Parvo virus in dogs

This week I am dedicating this article to the new puppies owners out there. We adopt a puppy and we want to keep it as healthy as we can. So let’s talk about one of the most puppies common and devastating diseases- Parvovirus infection. How can we prevent it and in case of infection how can we recognize and treat it.
Parvovirus in dogs is a highly contagious disease. The virus is found in the sick dog’s feces, and spread from dog to dog by direct contact or indirect contact through the environment. The virus is extremely resistant and can stay in the environment for many months and it survives extremely cold and hot temperatures.
Puppies are the most susceptible. Certain breeds, such as Rottweilers, Doberman Pinschers, and Pit bull terriers as well as other black and tan colored dogs may be more susceptible than other breeds.
There are two forms of canine Parvovirus infection: intestinal and cardiac. The cardiac form is less common and affects puppies infected in the uterus or shortly after birth until about 8 weeks of age. The virus attacks the heart muscle and the puppy often dies suddenly or after a short period of breathing difficulty.
The intestinal form is much more common. The disease is manifested by signs of lethargy, diarrhea that shortly becomes bloody, vomiting and fever. The profound vomiting and diarrhea lead to severe dehydration. In addition the virus causes weakness of the immune system and the dog becomes prone to secondary bacterial infection. Dogs who catch Parvovirus usually die from the dehydration it causes or secondary infection rather than the virus itself. With severe disease, dogs can die within 48 to 72 hours without treatment.
Dogs show symptoms 4-7 days after the infection took place.
The earliest the disease is diagnosed and treated the better the chances of the dog to survive. Without treatment the mortality rate is around 90%, even with treatment recovery is not guaranteed but increases the survival rate and it may reach 80%.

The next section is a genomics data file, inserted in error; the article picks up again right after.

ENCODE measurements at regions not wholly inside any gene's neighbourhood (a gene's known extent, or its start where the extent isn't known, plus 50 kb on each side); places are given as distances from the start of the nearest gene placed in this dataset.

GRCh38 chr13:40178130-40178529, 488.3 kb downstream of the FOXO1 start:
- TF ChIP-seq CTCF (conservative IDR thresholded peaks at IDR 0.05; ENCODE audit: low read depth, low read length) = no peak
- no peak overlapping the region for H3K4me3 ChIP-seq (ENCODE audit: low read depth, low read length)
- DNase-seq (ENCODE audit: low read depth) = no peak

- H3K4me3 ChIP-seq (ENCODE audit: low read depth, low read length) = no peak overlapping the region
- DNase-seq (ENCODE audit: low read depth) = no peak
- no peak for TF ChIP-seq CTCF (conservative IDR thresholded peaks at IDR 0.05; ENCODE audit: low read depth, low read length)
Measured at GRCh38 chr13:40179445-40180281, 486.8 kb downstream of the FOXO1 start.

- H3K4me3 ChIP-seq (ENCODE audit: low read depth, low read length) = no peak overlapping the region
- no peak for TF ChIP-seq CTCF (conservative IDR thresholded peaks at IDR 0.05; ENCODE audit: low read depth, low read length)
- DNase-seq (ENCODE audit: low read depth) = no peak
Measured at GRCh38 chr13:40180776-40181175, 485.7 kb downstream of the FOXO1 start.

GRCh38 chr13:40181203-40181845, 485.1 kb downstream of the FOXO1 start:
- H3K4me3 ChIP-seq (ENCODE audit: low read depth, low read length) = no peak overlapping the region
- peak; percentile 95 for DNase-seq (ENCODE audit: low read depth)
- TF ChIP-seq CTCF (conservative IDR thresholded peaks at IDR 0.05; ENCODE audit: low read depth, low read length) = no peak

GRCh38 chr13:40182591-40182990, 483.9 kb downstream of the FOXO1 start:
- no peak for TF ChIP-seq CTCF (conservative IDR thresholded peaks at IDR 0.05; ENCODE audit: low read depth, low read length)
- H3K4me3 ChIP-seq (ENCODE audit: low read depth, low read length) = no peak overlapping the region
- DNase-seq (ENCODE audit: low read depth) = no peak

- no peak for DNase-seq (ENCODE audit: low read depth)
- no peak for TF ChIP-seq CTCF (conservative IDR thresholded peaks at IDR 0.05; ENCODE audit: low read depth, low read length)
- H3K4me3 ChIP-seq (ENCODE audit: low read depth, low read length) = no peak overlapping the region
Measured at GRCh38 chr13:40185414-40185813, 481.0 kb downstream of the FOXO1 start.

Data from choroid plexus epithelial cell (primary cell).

The treatment is supportive treatment, which includes hospitalization, re-hydration by IV fluids, antibiotics for the secondary bacterial infection, anti-nausea medication, vitamins and mineral, and sometimes supplementation of blood plasma to provide passive immunity and protein supplementation.
A dog that successfully recovers from Parvovirus sheds the virus for a few days. Ongoing infection risk is primarily from fecal contamination of the environment due to the virus’s ability to survive many months in the environment. Neighbors and family members with dogs should be notified of infected animals so that they can ensure that their dogs are vaccinated or tested for immunity. The house and the dog’s close environment should be cleaned with bleach.
Prevention is the best way to ensure that a puppy or dog remains healthy because the disease is extremely virulent and contagious. Puppies are getting series of three vaccines, 3-4 weeks apart starting at the age of 6-8 weeks. Vaccine will take up to 2 weeks to reach effective levels of immunity. I recommend my clients to keep the dog confined at home, prevent any contact with other dogs and the external environment, until they are fully immunized, in order to decrease the likelihood of infection.
To summarize: The keywords are vaccination and early treatment.
It is extremely important to vaccinate puppies according to the protocol to achieve maximal protection. In unprotected dogs, when Parvovirus infection is suspected it is extremely important to contact your veterinarian ASAP.  First sign to look for is lethargy, if the puppy is tired, and doesn’t have appetite it might be a sign of the disease. Contact your veterinarian and get you puppy examined, early treatment can save life.